What Is Mind ?

Sender: Renato M.E. Sabbatini, PhD Subject: What is Mind ?

New "concepts" about mind sprout everywhere and how often as anyone wishes. However, in the view of modern science, if they are not based on scientifically verifiable facts, they are just that: concepts, with no firm grounding whatever. So, they are not necessarily true.

The possibility that collective minds may exist outside the individual mind is not new, and is, in fact, a new form of the old dualism, an extension of the fallacy of vitalism, already proven over and over to be false. Autopoiesis does exist, and Maturana's statement that life is a process instead of a set of fixed states has been largely documented by science. But this doesn't mean that it has a "cognition about the universe". Living beings' information about the environment where they live is embedded into DNA's genetic codes, and it would be too far reaching to call this "knowledge about the universe". Information is not the same thing as knowledge, because a brain is required to interpret and manipulate information using logic, in order to transform it into knowledge. Even more unwarranted is the use of the term "cognition", which is also a property of the brain. Information in the living cell is expressed by means of automatic molecular mechanisms, embedded into chromosomes. The restricted set of environments where the organism and its forebearers have lived in the past is not the "universe", either. The undeniable fact that all individual bacteria of the same species share the same set of genetic information should not be "interpreted" as a kind of collective knowledge. It simply arises as the consequence of genetic molecular mechanisms and cellular reproduction. Cognition and knowledge would require connection, cooperation, computation among the individual units, as it happens with neurons in the brain. They may exist in restricted forms, and we may even observe emergent, collective properties, such as the famed "antfarm's intelligence". But it would be too weird to call it a "mind". Please give it another name, so as not to confound it with the real mind, the product of brain's activities.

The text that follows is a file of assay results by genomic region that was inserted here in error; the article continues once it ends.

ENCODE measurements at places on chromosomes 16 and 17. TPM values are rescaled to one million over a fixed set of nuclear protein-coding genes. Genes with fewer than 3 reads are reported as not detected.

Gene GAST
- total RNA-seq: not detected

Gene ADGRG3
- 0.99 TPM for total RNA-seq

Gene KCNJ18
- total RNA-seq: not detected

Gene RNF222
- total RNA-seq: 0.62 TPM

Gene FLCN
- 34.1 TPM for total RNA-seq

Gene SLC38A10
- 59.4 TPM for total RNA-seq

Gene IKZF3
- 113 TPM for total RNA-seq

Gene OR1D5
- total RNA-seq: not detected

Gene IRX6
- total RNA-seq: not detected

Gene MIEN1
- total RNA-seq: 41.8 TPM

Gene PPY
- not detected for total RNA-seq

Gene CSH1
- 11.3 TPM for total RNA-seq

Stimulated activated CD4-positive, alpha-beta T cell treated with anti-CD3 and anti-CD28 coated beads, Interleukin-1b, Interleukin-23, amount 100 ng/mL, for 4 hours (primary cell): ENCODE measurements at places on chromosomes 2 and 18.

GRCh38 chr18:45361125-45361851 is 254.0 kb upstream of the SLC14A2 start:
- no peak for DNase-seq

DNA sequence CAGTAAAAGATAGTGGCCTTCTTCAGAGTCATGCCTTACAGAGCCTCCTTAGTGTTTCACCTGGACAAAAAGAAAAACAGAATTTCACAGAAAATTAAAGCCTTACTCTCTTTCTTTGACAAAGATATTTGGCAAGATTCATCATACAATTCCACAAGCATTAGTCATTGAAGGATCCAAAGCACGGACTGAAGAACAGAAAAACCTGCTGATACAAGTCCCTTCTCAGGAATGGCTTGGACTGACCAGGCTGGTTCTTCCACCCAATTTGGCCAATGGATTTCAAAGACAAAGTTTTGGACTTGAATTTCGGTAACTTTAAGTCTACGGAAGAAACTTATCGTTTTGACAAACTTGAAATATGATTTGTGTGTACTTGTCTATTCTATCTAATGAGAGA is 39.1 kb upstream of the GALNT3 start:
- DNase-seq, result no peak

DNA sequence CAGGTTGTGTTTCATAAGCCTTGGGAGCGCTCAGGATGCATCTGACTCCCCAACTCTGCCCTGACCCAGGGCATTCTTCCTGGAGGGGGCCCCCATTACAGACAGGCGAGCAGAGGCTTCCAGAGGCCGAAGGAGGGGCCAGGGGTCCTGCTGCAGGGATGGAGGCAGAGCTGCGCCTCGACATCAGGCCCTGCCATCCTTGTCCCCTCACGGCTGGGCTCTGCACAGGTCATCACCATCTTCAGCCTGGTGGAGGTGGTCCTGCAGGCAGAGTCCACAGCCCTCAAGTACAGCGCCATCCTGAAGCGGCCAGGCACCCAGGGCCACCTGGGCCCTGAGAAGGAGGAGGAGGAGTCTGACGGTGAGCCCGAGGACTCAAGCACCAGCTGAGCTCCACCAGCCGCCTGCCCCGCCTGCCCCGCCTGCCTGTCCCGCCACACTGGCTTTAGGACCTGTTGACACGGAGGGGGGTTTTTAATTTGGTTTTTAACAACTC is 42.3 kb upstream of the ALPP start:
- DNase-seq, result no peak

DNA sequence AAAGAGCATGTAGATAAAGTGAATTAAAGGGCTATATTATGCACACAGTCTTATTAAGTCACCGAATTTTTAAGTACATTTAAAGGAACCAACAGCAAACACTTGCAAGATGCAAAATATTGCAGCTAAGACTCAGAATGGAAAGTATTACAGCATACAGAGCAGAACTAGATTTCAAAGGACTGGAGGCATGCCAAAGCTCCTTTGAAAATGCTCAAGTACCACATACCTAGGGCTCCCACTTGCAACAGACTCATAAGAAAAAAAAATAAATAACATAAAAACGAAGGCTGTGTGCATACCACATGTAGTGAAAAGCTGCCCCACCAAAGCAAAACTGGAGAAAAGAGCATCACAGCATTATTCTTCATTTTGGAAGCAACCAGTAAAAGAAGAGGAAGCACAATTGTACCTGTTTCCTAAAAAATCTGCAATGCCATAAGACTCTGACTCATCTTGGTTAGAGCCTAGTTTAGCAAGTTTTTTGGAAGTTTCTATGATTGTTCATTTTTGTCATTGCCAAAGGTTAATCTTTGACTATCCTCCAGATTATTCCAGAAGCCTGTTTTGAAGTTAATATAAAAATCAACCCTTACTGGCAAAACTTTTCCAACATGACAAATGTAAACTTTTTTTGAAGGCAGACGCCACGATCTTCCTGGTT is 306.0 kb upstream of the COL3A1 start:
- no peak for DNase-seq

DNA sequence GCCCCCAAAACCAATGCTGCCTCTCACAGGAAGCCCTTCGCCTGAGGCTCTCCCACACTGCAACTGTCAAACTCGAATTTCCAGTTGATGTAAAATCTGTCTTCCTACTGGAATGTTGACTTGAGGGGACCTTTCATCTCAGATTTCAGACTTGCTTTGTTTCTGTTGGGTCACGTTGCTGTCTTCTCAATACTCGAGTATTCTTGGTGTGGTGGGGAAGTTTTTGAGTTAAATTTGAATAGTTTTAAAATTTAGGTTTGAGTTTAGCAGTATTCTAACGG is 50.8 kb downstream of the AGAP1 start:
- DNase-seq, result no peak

Bateson, Prygogine and Capra belong to a batch of physicists who have dealt with particle physics, and then metaphysics in the past, and are now proposing new "theories" of conscience, which make a questionable mix of good physics with Eastern misticism (you failed to mention Roger Penrose's strange theories of conscience, based on quantum physics). My personal opinion is that they should leave theories of the mind to biologists and psychologists, and that their proposals are nothing more than wishful thinking, not based on any known scientific facts.

Renato M.E. Sabbatini, PhD Director, Center for Biomedical Informatics, Campinas, Sao Paulo, Brazil

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